The first part of the book is focused on the boy’s search for his sister Irma Kako, who has joined the Maoist movement. The wandering boy’s journey in the forests of Bastar is a deeply moving, and nuanced tale of the violent interplay between Maoists, Adivasi villagers and police constables. As soon as the reader feels tempted to label perpetrators and victims with the unfurling of each incident, the plot takes an unexpected turn, never allowing for easy, superficial answers.

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While the red corridor has been a topic for many non-fiction books—including Hello Bastar: The Untold Story of India’s Maoist Movement (2017) by Rahul Pandita, Nightmarch: A Journey into India’s Naxal Heartlands (2020) by Alpa Shah and The Burning Forest: India’s War in Bastar (2022) by Nandini Sundar to name a few—the real strength of this fictional account lies in the second part. In this, we witness the journey of the ship, Jaldoot, which ferries essential commodities to and from settlements, and therefore, acts as a means to exercise authority. It meets a calamitous end in due course. In fact, the motif of a colossal thing coming undone is one in which the writer is particularly interested. As with the elephant incident, which the writer emphasizes, one registers a similar overpowering sense of loss as Jaldoot gets dismembered following the 2008 global economic recession.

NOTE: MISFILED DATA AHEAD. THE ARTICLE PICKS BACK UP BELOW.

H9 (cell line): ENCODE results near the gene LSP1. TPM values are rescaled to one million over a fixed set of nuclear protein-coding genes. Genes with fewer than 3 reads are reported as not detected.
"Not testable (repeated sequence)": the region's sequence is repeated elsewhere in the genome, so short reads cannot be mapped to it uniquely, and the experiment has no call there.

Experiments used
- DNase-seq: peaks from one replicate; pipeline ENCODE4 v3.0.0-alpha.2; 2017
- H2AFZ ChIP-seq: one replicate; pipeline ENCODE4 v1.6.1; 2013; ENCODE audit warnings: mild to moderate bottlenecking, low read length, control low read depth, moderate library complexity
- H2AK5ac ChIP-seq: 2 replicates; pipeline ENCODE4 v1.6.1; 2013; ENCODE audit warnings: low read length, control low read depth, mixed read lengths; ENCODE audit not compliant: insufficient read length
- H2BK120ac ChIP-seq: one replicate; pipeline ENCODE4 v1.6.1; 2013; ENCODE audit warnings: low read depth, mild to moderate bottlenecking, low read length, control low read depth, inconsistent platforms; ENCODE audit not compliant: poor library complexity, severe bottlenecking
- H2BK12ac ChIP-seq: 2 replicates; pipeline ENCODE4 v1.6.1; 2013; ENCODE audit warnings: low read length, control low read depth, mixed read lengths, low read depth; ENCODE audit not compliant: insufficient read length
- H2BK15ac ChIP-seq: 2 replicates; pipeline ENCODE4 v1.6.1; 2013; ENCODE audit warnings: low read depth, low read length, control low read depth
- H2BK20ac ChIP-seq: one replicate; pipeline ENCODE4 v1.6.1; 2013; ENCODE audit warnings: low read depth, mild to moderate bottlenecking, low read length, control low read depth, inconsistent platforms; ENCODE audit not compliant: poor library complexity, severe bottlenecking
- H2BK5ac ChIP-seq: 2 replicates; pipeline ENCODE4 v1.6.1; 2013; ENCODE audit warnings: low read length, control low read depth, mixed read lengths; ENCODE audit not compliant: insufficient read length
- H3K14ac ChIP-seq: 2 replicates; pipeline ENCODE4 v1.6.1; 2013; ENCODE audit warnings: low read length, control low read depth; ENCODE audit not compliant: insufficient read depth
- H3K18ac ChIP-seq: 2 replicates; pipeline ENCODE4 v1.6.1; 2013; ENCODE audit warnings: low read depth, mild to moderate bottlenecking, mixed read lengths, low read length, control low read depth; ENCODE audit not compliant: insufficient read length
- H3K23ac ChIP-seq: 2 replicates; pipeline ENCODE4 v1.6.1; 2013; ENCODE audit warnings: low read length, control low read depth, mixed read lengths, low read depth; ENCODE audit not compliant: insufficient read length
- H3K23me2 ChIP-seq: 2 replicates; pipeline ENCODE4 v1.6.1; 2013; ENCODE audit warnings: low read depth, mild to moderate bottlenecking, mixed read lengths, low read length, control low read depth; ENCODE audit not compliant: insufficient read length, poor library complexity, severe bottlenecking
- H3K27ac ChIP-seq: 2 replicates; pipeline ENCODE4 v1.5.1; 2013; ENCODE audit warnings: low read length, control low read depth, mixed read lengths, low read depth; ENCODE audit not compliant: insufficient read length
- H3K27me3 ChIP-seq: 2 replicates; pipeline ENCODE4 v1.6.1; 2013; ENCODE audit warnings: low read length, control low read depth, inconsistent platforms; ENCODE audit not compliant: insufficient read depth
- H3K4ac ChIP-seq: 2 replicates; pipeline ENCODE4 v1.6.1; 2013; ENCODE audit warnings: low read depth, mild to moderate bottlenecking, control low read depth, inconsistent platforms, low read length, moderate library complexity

Various incidents of violence mined from world history are mentioned as Captain Alok Dutt, the captain of Jaldoot whom the young boy meets, narrates his father’s and grandfather’s experiences. Whether it be the Lynching Carnival, in which the auctioned body parts of African-Americans were being maimed, or the post-Partition bloodshed in Pakistan, the novel takes broad, sweeping leaps.

Such interesting parallels between barbarism in Bastar to bloodthirsty incidents in world history make a point that economic disparity remains at the centre of such fallouts. However, as these incidents pile up, one wonders if they add significance, rather than just being danglers of general knowledge. Nor do we have enough meat to understand the Captain who, apart from being an embodiment of the turbulent times in World History, is poorly constructed, lacks inner motivations or desires

Rupda’s short fiction such as Saaz Naasaaz and Tower of Silence puts a disproportionate thrust on being ‘human’, and the ability to retain humanness, when the world is too eager to tear it apart. We might be accustomed to thinking of violence in the binaries of a winner and a loser, but this novel makes us question if that victory is worth it as we end up bartering those raw, intimate parts in the process that makes us most human.